This post is part two of the series: How to Keep Your Marriage Strong When You Never See Your Spouse.
When I became good friends with Amy a few years back, I was so impressed with how she was raising three small children basically alone day in and day out due to Brett’s crazy work schedule. When I’d ask about it, she’d shrug and be like, “no biggie.” I greatly admired her ability to not seem the least bit resentful toward her husband or the situation. Which was vastly different from my own experience of blowing up like Mount St. Helens when Rich would return home an hour late from work.
I’ve always wondered how they managed to keep their marriage strong when they saw each other so rarely. (Although I can’t lie, I did benefit from him working until 10:30pm because that allowed for many late night Gilmore Girl viewing parties with Amy. Thanks for that Brett.) – Celeste
This was Brett’s Monday–Saturday schedule from the beginning of law school until the end:
- Leave the house at 6:30 am, take the bus to school.
- Come home at 6:30 pm for dinner. Eat quickly and play with the kids for 20 minutes, back to school by 7 pm.
- Return home around 9:30 or 10 pm.
Sunday was his day off and we would go to church for three hours of that “family” day.
Summers he was essentially gone. One he actually moved a few hours away and we only saw him on the weekends, for a day and a half.
We didn’t go on dates.
We didn’t have daily phone calls and chats. Any traveling that happened during that time was me taking the kids somewhere.
We never had a family vacation.
Now that lovely scene has been set (I didn’t even touch the emotional stress and all the feelings, so many feelings!), how did we survive?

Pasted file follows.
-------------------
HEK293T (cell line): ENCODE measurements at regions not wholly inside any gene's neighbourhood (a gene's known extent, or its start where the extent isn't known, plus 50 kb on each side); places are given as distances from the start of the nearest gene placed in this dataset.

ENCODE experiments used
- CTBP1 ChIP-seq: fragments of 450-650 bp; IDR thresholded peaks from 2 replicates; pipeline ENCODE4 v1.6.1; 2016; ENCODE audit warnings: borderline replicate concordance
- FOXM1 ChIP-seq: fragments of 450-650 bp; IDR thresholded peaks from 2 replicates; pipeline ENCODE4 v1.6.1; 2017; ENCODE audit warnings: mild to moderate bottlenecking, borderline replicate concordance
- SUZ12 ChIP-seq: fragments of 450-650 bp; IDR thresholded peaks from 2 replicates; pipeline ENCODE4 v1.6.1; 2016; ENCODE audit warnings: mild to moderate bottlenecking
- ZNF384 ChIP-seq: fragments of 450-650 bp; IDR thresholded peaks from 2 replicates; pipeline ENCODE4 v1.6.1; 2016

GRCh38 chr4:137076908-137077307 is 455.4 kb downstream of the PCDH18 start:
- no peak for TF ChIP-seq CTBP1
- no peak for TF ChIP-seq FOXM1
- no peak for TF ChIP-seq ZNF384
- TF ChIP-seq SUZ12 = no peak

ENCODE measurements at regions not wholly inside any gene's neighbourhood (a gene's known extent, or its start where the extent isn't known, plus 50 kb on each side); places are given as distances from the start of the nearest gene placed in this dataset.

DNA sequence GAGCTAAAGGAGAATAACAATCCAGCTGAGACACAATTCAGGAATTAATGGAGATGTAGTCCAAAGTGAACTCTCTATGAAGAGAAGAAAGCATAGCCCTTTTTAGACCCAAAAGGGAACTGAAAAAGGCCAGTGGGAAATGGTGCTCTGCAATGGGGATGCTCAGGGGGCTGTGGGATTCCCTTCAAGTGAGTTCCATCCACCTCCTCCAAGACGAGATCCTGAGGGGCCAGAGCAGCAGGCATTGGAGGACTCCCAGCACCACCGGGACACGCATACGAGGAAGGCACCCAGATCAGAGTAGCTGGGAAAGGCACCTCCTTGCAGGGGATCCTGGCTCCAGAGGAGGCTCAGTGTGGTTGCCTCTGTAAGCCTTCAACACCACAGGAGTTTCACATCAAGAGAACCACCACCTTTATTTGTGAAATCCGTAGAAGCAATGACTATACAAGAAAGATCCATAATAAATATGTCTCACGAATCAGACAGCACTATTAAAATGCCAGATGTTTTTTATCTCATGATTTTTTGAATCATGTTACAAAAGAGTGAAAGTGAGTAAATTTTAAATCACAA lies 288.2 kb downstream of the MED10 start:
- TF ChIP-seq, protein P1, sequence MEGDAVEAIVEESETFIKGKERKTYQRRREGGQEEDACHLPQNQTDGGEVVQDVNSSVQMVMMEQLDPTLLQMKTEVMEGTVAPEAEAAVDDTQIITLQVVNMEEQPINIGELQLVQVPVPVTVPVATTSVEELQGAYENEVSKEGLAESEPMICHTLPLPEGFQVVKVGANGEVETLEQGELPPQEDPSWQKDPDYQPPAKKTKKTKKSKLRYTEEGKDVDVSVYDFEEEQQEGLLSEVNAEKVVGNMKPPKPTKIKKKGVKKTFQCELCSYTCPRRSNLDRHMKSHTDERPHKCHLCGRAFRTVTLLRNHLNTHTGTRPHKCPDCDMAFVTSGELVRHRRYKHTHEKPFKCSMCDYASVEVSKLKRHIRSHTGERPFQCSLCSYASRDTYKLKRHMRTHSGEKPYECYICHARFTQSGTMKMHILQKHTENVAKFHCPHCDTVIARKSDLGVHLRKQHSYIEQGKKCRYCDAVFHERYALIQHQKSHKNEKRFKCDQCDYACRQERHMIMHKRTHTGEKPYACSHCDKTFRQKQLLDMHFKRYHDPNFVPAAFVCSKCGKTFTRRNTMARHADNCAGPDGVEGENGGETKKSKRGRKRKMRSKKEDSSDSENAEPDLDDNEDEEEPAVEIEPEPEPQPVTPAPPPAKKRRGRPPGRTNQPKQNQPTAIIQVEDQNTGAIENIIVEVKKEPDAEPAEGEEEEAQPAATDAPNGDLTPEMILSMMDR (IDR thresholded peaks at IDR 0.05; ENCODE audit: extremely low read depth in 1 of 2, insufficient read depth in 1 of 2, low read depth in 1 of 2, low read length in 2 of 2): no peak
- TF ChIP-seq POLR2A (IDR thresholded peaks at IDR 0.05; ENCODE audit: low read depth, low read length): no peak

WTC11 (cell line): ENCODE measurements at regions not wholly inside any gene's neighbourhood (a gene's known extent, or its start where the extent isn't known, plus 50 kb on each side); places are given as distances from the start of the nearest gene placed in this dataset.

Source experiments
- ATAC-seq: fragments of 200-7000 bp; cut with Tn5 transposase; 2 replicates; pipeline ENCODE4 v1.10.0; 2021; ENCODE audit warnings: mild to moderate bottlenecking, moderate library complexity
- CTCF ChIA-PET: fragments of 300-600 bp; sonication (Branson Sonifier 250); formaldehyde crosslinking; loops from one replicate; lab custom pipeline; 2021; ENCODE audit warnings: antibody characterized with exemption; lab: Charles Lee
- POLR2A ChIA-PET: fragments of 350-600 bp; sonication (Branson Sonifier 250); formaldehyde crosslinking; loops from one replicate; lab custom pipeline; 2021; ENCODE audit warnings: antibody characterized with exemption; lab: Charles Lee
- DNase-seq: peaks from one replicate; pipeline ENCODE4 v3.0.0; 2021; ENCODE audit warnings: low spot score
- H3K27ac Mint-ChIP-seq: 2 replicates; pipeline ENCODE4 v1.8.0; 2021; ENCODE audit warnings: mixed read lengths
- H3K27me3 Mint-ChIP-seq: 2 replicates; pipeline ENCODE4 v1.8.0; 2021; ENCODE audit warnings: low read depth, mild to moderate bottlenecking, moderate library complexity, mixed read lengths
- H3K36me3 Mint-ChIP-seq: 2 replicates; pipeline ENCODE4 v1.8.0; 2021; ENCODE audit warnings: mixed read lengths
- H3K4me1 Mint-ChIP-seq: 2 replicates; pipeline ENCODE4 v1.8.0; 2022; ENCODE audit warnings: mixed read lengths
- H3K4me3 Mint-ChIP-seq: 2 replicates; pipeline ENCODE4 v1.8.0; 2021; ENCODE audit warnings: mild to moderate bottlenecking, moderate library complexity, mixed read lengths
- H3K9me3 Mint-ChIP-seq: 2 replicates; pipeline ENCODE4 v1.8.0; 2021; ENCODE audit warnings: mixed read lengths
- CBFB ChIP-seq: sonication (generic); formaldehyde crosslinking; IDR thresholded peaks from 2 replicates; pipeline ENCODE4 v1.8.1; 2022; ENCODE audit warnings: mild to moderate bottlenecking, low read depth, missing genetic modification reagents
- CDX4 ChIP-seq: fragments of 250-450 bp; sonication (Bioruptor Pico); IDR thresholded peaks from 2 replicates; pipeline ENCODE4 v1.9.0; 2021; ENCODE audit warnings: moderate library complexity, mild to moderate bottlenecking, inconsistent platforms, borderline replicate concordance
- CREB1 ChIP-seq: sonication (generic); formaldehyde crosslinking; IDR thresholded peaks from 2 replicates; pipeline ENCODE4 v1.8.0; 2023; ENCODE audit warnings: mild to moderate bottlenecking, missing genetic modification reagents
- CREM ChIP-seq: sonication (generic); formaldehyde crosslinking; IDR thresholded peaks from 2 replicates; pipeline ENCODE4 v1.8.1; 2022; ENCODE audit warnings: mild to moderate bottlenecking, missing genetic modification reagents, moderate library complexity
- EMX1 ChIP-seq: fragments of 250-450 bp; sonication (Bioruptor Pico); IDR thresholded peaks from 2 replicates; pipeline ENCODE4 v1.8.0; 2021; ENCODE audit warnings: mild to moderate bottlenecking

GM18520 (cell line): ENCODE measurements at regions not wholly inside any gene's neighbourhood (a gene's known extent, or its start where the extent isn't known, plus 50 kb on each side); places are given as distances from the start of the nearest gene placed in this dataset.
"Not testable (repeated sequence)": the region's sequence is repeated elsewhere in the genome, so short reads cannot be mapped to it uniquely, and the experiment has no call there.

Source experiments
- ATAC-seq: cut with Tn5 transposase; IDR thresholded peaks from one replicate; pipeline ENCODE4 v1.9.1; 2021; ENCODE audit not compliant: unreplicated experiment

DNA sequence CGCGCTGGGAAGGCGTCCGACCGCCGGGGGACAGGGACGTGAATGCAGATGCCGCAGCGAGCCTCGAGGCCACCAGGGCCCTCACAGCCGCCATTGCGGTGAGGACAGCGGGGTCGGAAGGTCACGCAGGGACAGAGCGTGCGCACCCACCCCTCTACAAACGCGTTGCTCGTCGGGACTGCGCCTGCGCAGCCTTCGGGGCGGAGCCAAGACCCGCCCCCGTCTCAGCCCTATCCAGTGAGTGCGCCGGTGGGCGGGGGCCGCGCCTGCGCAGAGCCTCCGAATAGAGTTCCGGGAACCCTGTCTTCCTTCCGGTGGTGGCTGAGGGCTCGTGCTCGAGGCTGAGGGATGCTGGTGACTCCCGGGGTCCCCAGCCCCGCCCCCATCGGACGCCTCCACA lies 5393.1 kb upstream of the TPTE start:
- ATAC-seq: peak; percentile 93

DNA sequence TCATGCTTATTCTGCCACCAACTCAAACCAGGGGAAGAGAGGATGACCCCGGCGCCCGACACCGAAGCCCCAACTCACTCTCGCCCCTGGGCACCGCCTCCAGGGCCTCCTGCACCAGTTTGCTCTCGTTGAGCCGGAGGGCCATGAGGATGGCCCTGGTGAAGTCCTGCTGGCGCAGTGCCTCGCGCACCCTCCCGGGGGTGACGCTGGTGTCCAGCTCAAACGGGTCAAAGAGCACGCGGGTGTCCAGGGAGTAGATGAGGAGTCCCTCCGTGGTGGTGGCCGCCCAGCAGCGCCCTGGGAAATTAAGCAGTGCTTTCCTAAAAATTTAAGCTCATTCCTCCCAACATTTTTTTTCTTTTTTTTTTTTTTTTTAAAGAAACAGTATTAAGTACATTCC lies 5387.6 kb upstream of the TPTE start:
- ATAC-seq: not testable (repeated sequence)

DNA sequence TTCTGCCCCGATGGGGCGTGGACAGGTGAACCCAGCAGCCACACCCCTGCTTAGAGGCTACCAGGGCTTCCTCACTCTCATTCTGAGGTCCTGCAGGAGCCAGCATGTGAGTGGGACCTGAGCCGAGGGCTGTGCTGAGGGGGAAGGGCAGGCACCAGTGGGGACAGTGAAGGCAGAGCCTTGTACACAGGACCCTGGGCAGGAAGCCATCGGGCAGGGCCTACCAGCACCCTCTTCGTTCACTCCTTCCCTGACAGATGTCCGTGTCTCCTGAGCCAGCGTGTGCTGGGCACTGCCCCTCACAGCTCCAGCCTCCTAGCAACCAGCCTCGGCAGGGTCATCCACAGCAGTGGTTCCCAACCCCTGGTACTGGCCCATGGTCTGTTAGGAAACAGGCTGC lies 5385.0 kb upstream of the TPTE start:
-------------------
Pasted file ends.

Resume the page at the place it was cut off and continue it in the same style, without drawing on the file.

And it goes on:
1. Realize it’s hard for BOTH of you.
Before we started law school, we met up with some friends who were just finishing law school and the husband and wife told Brett and me, “Remember, it’s just as difficult for him to be away, as it is for you to have him gone.” I think I told myself that every day.
2. Know your spouse loves you.
Brett isn’t a romantic. When he tells me he loves me, he expects me to believe it and feel it and KNOW it. I learned to cling to those three words “I love you” with every inch of my soul. They pulled me through some really rough times and brought me such peace.
Make sure you laugh together! Ours usually was at the expense of our children because they’re hilarious. The cause doesn’t matter, just laugh together!
This is so hard when you’re busy, but so important. A few notes on this point:
- It relieves stress for both of you.
- Allows you to connect with one another quicker than just about any other activity.
- Get creative with when…and maybe where. When time is limited, creativity is key.
- It’s okay to plan ahead! Don’t let the lack of spontaneity ruin a perfectly good opportunity to connect with your spouse. Maybe look at it this way, when you plan ahead, you can be spontaneous in other ways…
5. Be in it together.
Most importantly, we allowed it to become our new normal. It wasn’t our favorite normal but it was ours and we were in it together. We reminded ourselves daily that this isn’t our life, it’s only a season in it.